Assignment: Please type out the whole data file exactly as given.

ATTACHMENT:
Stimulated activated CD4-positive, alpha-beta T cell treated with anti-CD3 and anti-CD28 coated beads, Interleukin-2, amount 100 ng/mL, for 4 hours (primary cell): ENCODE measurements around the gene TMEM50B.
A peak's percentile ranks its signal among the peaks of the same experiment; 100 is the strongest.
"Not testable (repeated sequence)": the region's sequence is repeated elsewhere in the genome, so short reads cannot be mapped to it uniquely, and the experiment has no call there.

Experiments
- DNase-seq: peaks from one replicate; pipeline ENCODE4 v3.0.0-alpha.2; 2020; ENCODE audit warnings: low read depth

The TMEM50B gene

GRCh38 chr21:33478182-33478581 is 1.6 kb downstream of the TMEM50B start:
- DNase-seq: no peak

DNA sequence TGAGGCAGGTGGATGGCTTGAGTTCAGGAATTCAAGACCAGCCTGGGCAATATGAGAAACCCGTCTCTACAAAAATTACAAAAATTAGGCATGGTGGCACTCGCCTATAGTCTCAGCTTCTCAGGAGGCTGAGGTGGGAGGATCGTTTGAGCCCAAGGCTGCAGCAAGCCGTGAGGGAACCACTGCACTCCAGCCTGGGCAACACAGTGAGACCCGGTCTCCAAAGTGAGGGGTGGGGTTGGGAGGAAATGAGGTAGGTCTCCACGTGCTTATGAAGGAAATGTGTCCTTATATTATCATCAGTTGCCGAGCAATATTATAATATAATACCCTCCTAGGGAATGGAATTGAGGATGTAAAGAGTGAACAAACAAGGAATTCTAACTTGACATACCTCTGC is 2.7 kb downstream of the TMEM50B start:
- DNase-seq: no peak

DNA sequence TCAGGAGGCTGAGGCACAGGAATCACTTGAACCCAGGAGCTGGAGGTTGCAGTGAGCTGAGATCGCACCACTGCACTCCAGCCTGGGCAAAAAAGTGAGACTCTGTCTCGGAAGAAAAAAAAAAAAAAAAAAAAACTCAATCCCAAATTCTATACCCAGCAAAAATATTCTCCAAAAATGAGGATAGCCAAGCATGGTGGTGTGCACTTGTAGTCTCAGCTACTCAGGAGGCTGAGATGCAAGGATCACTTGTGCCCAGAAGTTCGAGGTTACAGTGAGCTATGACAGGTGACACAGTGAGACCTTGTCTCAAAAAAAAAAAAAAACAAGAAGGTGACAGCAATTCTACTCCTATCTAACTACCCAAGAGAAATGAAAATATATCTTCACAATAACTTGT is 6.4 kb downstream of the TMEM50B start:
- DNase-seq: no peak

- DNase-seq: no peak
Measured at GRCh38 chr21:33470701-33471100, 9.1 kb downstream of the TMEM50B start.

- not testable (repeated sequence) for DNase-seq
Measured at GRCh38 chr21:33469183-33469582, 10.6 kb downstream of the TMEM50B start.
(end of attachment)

Stimulated activated CD4-positive, alpha-beta T cell treated with anti-CD3 and anti-CD28 coated beads, Interleukin-2, amount 100 ng/mL, for 4 hours (primary cell): ENCODE measurements around the gene TMEM50B.
A peak's percentile ranks its signal among the peaks of the same experiment; 100 is the strongest.
"Not testable (repeated sequence)": the region's sequence is repeated elsewhere in the genome, so short reads cannot be mapped to it uniquely, and the experiment has no call there.

Experiments
- DNase-seq: peaks from one replicate; pipeline ENCODE4 v3.0.0-alpha.2; 2020; ENCODE audit warnings: low read depth

The TMEM50B gene

GRCh38 chr21:33478182-33478581 is 1.6 kb downstream of the TMEM50B start:
- DNase-seq: no peak

DNA sequence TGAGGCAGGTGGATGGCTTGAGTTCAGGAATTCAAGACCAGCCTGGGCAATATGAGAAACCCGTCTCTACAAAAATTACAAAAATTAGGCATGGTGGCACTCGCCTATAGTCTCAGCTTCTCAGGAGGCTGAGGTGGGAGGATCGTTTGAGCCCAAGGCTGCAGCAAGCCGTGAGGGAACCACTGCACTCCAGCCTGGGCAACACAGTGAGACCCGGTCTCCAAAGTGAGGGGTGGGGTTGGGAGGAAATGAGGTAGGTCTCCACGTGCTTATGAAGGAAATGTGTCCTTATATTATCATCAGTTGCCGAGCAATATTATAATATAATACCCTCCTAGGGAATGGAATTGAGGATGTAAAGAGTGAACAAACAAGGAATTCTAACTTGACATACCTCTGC is 2.7 kb downstream of the TMEM50B start:
- DNase-seq: no peak

DNA sequence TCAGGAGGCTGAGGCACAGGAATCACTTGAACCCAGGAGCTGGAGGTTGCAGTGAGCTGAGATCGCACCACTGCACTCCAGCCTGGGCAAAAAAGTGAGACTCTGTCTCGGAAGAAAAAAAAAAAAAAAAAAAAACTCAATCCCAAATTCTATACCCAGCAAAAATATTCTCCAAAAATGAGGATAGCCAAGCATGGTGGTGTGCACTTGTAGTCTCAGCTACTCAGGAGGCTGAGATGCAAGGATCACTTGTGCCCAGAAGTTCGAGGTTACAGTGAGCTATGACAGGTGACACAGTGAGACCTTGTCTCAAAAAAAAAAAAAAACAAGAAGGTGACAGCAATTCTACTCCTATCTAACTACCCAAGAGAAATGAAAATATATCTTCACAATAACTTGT is 6.4 kb downstream of the TMEM50B start:
- DNase-seq: no peak

- DNase-seq: no peak
Measured at GRCh38 chr21:33470701-33471100, 9.1 kb downstream of the TMEM50B start.

- not testable (repeated sequence) for DNase-seq
Measured at GRCh38 chr21:33469183-33469582, 10.6 kb downstream of the TMEM50B start.